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Jim Killebrew has 40 years of clinical psychological work for people with intellectual disabilities, and experience teaching, administration, consulting, writing with multiple publications. Dr. Killebrew has attended four Universities and received advanced degrees. Southern Illinois University; Ph.D., Educational Psychology; University of Illinois at Springfield, Counseling Education; M.A., Human Development Counseling; Northeastern Oklahoma State University, B.A., Psychology and Sociology. Dr. Killebrew attended Lincoln Christian Seminary (Now Lincoln Christian University). Writing contributions have been accepted and published in several journals: Hospital & Community Psychiatry, The Lookout, and Christian Standard (multiple articles). He may be reached at Killebrewjb@aol.com.

Welcome to my Opinion Pages

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Thursday, May 2, 2013

Self radicalized

 
It seems this term "self radicalized" is being tossed around a lot intimating that people who are already in America are somehow independently, without the help of anyone outside their sphere of influence is helping them to become "radicalized" to engage in terrorist activities.  This was the almost immediate conclusion the Administration drew regarding the two men who were charged with the Boston Marathon bombing; they were "self radicalized."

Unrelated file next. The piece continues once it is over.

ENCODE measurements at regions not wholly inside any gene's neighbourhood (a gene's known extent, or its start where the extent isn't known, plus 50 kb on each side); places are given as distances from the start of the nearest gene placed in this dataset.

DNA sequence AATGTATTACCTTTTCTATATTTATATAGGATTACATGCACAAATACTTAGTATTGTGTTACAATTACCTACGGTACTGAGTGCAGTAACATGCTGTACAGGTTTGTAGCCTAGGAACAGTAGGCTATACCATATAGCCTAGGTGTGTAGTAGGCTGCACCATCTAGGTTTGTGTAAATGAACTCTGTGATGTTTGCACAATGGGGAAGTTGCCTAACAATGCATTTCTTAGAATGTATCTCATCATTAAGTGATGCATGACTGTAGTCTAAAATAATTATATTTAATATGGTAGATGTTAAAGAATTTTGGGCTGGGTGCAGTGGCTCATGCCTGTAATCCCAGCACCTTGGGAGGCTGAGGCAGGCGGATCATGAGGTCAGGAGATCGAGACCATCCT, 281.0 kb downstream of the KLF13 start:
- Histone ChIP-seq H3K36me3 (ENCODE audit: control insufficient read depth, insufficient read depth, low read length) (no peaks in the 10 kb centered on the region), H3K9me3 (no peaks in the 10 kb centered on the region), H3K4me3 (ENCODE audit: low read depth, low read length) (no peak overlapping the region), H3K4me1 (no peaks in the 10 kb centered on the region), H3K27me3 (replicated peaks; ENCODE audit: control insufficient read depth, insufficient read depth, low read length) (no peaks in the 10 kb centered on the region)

That seems almost like an "oxymoron" where a person can become influenced to the extent of being "radical" about some cause without there even being a cause to be a part of.  In the case of the Boston bombing where bombs were made, detonation devices were constructed, certain materials were used in combination that closely resembled the same combination used in other bombings in other parts of the world, containers to carry the explosive material were common to other bombings in the Middle East, and now three other people have been arrested in connection with the two who carried out the bombing.  Not being an expert in these matters, it still seems that just on the surface of the evidence so far one would have to at least consider the two bombers may not have been working alone.
 
Therefore, if all of those similarities exist, the components, type of explosives, canisters (pressure cookers), types of shrapnel, the older brother traveling to Russia for six months, reading and studying the material published by radicals in Islam, then how can the Administration conclude within just hours of the bombing and arrest of the one brother that they were "self radicalized"?  Could it be that has to be the conclusion in order to fit the narrative the Administration has projected that they have destroyed the capability of terrorist actions world-wide?  If so, it seems like a very dangerous position to turn a blind eye to extended investigations, restricting theories of cause to just a narrow narrative and shutting down interrogation efforts prematurely to curtail the collection of further threats.  Those actions, it seems, could put the citizens of America in further danger.
 
Jim Killebrew     

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